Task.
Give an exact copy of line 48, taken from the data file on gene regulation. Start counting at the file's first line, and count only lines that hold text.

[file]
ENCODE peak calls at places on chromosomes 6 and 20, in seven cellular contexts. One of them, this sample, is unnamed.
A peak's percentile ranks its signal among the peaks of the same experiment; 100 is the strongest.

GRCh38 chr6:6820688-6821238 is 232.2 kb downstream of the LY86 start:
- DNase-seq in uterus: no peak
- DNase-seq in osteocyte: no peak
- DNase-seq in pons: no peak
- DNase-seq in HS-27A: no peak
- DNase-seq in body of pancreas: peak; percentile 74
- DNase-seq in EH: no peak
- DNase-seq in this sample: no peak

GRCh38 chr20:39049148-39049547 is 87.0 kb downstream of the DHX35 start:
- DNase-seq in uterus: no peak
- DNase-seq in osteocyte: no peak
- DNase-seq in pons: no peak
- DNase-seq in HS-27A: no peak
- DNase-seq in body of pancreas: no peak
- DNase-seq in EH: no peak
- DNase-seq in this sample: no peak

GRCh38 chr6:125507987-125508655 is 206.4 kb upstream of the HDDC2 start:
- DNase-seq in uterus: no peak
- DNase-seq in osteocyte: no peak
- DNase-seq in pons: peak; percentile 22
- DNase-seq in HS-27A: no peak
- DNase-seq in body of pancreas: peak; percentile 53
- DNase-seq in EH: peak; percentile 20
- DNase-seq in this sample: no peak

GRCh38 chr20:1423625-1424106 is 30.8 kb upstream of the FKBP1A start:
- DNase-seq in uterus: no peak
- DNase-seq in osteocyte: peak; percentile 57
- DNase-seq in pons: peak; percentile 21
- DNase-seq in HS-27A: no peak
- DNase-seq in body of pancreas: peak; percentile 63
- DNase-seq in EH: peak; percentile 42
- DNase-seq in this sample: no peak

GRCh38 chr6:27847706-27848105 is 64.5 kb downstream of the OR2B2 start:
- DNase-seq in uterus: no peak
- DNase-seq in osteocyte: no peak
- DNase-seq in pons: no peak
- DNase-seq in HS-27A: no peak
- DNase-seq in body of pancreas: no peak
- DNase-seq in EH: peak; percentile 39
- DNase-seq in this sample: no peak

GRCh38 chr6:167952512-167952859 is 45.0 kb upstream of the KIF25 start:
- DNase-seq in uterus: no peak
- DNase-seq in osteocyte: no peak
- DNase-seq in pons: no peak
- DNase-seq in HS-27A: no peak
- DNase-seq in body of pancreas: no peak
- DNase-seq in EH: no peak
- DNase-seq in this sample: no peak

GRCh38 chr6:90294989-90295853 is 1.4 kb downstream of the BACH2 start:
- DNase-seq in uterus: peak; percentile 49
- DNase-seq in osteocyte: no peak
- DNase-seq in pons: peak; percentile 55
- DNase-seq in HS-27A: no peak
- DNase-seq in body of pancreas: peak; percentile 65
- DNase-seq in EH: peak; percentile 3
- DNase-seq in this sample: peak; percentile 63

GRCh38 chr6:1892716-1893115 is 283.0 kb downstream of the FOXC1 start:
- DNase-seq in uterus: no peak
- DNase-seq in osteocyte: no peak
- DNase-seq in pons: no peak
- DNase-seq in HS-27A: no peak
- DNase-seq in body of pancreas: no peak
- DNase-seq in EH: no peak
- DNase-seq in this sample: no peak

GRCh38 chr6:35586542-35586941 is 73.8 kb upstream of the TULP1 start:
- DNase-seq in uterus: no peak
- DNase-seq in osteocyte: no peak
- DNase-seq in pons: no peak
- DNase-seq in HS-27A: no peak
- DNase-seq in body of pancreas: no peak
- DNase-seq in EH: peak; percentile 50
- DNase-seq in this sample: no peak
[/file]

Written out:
- DNase-seq in body of pancreas: no peak